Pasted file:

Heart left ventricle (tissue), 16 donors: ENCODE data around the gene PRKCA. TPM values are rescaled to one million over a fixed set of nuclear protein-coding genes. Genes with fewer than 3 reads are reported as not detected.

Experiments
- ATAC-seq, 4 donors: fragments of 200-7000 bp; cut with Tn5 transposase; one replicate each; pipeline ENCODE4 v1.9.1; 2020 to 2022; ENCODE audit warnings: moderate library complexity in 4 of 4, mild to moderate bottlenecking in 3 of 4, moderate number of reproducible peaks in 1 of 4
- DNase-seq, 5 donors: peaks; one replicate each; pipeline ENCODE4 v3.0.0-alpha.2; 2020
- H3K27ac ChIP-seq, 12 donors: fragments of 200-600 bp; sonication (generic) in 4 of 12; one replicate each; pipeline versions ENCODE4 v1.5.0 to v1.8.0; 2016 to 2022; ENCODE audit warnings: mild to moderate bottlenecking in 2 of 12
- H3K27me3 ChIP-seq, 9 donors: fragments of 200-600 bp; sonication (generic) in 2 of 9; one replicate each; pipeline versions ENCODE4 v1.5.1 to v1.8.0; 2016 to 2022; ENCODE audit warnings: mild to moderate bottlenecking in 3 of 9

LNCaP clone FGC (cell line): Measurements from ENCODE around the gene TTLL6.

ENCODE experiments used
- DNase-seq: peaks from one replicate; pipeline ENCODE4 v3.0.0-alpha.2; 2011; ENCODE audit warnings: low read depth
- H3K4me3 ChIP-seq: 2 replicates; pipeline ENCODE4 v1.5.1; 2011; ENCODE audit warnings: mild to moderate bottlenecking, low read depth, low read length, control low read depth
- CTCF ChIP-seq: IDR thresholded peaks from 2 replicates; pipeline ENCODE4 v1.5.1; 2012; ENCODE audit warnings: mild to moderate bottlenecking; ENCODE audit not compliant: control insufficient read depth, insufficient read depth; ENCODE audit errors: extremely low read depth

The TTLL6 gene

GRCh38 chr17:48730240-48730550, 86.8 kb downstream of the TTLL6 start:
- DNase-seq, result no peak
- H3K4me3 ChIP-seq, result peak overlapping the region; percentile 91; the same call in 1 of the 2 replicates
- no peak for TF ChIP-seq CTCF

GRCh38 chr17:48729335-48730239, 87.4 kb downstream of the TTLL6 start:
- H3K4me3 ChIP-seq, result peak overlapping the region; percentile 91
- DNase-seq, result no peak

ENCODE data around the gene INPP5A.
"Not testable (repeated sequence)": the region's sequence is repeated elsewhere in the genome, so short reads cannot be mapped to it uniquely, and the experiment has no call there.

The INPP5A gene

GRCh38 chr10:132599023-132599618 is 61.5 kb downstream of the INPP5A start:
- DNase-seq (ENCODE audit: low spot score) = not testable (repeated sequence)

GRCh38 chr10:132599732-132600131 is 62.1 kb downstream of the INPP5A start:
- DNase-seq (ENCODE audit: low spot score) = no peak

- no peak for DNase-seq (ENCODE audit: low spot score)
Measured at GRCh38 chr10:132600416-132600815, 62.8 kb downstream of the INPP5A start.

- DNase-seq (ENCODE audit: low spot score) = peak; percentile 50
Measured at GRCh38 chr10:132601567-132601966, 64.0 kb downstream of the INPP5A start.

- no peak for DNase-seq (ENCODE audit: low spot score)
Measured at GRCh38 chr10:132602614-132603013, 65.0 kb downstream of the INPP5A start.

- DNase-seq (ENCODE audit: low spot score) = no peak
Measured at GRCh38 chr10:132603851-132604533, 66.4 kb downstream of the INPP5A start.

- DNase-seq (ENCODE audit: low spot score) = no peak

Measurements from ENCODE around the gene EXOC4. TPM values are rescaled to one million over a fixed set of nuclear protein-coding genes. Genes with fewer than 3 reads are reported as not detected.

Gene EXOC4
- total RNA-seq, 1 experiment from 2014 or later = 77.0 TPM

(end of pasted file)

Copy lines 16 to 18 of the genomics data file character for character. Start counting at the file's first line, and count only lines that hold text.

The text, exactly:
- no peak for TF ChIP-seq CTCF

GRCh38 chr17:48729335-48730239, 87.4 kb downstream of the TTLL6 start:
- H3K4me3 ChIP-seq, result peak overlapping the region; percentile 91